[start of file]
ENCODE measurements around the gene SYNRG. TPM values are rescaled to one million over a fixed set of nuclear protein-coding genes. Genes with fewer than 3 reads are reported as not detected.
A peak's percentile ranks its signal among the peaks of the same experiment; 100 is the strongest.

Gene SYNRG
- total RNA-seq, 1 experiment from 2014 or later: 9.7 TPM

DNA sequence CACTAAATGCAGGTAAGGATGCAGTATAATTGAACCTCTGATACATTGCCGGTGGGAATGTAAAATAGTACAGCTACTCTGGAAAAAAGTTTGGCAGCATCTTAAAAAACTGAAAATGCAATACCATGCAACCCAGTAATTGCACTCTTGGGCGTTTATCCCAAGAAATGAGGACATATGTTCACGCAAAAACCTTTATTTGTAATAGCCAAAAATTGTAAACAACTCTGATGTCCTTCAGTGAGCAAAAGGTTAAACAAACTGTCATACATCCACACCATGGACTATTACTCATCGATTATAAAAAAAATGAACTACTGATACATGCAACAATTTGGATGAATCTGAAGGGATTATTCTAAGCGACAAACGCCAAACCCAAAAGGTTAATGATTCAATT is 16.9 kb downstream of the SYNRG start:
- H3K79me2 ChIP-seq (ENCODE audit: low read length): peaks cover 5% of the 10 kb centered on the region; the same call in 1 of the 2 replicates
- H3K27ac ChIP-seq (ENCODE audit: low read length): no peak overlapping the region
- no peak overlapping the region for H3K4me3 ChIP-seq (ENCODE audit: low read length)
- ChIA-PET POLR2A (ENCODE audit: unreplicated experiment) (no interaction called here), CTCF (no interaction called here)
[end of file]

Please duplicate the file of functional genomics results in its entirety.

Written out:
ENCODE measurements around the gene SYNRG. TPM values are rescaled to one million over a fixed set of nuclear protein-coding genes. Genes with fewer than 3 reads are reported as not detected.
A peak's percentile ranks its signal among the peaks of the same experiment; 100 is the strongest.

Gene SYNRG
- total RNA-seq, 1 experiment from 2014 or later: 9.7 TPM

DNA sequence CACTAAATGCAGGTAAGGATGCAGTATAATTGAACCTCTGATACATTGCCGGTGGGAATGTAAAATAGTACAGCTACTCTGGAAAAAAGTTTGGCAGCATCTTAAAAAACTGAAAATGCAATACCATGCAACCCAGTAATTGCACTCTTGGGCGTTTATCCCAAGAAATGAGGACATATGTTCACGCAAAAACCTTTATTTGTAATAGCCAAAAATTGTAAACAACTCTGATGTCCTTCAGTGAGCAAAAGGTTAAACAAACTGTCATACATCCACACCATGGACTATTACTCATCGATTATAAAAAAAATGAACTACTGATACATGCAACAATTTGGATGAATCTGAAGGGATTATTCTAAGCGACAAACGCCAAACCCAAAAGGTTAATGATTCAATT is 16.9 kb downstream of the SYNRG start:
- H3K79me2 ChIP-seq (ENCODE audit: low read length): peaks cover 5% of the 10 kb centered on the region; the same call in 1 of the 2 replicates
- H3K27ac ChIP-seq (ENCODE audit: low read length): no peak overlapping the region
- no peak overlapping the region for H3K4me3 ChIP-seq (ENCODE audit: low read length)
- ChIA-PET POLR2A (ENCODE audit: unreplicated experiment) (no interaction called here), CTCF (no interaction called here)